RICHMOND, Va. (CBSDC/AP) — A bitter partisan dispute over Republican bills that would place new burdens on voting grew more passionate on Tuesday as black leaders compared the measures Jim Crow-era voter suppression and accused the GOP of intending to “lynch democracy.”
Democrats and minorities used a rally on the Capitol lawn and debate on the House Floor to criticize the measures favored by the Legislature’s all-white GOP majority that would put more restrictions on voter registration efforts and require voters to take photo identification to the polls.
Republicans strongly disputed the notion that the bills were meant to cast the Commonwealth back into pre-1965 voting practices. Instead of suppressing voting, the party says that they are intended to cut down on fraud in a presidential election year with Virginia targeted as a battleground by both parties.
The chairwoman of the Virginia Legislative Black Caucus accused the GOP of voter suppression.
About 300 people on the Capitol lawn applauded passionate speeches Tuesday. Black legislative leaders and former NAACP executive director Benjamin Chavis decried the legislation as “arrogant bills by arrogant politicians.”
On the House floor less than two hours later, Del. Mark Cole’s photo ID voting requirement advanced on a mostly party line 66-28 vote. A vote on final House passage is scheduled for Wednesday. The bill requires any voter who fails to bring photo identification to voting precincts to cast a provisional ballot. That ballot would be counted the next day only after the voter’s qualifications are verified.
Cole said the measure is intended to cut down on in-person voter fraud. But Cole couldn’t cite any instances of voters using fake names to cast ballots when challenged by Del. Joe Morrissey, D-Henrico.
Two Democrats, Johnny Joannou of Portsmouth and Joe Johnson of Washington County, voted with the House GOP majority, and two Democrats, Lynwood Lewis of Accomack and Jennifer McClellan of Richmond, did not vote.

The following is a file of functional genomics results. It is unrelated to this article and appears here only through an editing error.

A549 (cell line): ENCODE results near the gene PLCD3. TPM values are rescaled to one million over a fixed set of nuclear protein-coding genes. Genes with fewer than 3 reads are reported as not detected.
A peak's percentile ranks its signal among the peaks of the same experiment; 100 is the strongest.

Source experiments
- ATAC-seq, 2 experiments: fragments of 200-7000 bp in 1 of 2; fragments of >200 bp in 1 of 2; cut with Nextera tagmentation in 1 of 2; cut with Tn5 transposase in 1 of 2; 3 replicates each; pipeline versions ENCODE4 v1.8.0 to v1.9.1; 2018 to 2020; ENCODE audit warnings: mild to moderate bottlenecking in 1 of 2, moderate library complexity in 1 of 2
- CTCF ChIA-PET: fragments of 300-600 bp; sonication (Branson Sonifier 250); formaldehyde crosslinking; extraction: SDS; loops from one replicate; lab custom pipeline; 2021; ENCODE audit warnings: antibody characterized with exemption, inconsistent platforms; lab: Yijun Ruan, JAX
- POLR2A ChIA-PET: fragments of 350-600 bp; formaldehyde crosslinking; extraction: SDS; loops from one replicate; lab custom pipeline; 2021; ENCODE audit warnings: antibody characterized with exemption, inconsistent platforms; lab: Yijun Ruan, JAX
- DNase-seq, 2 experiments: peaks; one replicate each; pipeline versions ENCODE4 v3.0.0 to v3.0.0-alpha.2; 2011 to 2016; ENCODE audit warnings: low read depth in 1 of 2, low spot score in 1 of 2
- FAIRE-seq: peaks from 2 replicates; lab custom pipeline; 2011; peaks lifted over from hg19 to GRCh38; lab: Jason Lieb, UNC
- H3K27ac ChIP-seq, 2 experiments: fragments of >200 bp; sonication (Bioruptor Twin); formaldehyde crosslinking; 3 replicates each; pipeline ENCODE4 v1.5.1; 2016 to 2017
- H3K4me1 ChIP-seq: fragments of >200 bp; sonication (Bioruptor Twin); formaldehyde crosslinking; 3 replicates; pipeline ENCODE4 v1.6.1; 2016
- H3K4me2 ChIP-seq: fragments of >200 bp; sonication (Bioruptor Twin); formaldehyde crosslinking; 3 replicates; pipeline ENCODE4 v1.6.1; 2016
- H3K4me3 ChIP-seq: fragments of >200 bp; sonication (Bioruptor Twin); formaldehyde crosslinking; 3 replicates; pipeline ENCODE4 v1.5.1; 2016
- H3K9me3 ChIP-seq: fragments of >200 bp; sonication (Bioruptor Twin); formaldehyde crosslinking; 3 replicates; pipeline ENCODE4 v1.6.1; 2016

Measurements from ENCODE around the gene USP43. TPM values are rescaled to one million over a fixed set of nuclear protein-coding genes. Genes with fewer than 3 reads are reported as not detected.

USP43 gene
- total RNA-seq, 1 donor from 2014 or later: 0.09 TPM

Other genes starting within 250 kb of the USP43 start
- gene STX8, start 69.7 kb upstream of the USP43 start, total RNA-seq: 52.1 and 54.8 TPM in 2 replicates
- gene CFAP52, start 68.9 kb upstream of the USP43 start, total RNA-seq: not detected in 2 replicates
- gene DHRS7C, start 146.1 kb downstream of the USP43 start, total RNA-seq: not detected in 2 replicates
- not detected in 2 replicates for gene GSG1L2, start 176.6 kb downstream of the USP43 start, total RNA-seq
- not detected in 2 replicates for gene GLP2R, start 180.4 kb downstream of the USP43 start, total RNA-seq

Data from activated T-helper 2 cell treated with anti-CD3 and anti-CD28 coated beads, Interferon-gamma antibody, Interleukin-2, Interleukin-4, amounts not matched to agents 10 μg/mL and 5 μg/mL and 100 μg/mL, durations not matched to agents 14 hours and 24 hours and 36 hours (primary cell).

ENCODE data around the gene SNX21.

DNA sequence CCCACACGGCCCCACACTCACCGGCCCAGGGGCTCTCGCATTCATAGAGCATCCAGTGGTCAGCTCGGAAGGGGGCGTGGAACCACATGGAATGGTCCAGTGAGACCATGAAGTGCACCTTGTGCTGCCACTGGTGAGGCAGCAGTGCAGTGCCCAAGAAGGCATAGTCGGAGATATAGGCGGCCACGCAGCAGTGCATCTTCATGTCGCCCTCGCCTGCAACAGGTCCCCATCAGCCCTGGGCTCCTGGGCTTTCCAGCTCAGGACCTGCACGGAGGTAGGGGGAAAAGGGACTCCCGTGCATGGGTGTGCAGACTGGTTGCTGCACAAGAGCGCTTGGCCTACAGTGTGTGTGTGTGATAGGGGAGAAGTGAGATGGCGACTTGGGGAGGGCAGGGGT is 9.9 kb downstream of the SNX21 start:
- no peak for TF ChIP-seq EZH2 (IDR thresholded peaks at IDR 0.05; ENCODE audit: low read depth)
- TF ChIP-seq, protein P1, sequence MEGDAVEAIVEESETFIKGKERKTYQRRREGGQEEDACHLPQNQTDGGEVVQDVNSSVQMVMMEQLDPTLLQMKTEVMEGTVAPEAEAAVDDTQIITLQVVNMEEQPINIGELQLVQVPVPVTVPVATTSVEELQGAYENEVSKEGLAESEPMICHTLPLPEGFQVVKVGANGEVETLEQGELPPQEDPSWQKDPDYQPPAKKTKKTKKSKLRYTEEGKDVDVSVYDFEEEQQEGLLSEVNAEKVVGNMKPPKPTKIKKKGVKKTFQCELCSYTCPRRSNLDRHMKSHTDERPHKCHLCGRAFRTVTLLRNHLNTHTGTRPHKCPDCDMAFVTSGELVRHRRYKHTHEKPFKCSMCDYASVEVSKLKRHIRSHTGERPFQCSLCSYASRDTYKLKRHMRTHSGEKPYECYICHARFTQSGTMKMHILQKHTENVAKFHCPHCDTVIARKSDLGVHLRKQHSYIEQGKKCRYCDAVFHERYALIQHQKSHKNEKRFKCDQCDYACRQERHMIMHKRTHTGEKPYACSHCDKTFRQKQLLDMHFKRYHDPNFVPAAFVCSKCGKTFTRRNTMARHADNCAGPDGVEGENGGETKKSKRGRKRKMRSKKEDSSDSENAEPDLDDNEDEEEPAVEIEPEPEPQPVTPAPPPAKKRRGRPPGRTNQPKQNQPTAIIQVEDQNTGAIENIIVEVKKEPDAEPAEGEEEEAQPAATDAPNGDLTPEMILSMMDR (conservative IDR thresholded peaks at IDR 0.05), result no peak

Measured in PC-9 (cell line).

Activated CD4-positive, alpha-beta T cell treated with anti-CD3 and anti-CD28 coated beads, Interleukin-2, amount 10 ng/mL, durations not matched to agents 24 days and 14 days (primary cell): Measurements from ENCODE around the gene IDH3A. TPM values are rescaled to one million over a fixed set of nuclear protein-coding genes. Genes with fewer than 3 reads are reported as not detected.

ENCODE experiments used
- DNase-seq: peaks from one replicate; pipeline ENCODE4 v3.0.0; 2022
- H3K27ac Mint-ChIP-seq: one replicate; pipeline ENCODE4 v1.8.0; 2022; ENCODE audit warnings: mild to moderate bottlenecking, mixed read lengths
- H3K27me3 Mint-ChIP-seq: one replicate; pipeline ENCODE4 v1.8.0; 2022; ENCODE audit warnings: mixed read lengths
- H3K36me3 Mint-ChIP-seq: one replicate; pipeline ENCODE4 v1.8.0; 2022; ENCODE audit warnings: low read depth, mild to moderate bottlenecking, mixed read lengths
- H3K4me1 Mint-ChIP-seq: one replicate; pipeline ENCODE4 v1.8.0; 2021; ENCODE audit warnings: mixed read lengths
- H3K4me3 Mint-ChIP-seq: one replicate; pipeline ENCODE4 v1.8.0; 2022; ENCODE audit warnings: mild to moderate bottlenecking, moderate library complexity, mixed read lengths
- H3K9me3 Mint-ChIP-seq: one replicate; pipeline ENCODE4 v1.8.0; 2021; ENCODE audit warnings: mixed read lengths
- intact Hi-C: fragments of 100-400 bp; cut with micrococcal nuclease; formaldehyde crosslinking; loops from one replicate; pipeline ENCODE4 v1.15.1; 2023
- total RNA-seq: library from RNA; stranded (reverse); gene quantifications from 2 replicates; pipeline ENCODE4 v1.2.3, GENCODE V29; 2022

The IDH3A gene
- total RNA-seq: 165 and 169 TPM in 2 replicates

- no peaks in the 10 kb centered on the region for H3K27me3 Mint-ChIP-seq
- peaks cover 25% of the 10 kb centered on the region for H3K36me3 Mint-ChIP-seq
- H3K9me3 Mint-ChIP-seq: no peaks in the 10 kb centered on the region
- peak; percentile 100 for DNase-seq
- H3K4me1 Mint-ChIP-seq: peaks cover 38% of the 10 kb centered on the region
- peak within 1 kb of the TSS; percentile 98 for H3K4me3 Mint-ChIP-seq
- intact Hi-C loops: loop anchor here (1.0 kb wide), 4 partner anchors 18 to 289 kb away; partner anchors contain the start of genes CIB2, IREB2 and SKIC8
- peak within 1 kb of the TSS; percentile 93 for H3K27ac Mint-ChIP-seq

Before the vote, 74-year-old Del. Algie T. Howell, D-Norfolk, spoke emotionally of the impediments his grandfather, with only a 3rd-grade education, endured voting in the era of Jim Crow. He called Cole’s bill a throwback to that era.
Republicans took umbrage at the comparisons to the days when black voter suppression was institutionalized in Virginia and elsewhere.
“(I) just want to slow this down a little bit,” Del. David Albo said, unsmiling and speaking in deliberate and measured tones in responding to Howell. “Some things have been said on the floor talking about something other than what this bill does. This bill does not deny a single person the right to vote.”
In an ideal world where every voter has a photo ID or isn’t frightened off by the necessity of a provisional ballot, perhaps that’s true, black legislators said. But Del. Charnielle Herring, D-Alexandria and a member of the Black Caucus, said at the morning rally that the photo IDs many people take for granted are not commonplace among the poor, minorities, the elderly and students.
That struck a nerve with 74-year-old Andrew Jackson of Virginia Beach, who entered the Navy in 1955 and fought in the Korean War at a time when he could not vote back home in Virginia.
In the Senate later Tuesday afternoon, a Republican-dominated committee advanced a companion measure to Cole’s on a party line 8-7 vote. The panel also took up several other measures, including one which would end Virginia’s open primary law and require voters for the first time to register by party affiliation to take part in primaries
(TM and Copyright 2012 CBS Radio Inc. and its relevant subsidiaries. CBS RADIO and EYE Logo TM and Copyright 2012 CBS Broadcasting Inc. Used under license. All Rights Reserved. This material may not be published, broadcast, rewritten, or redistributed. The Associated Press contributed to this report.)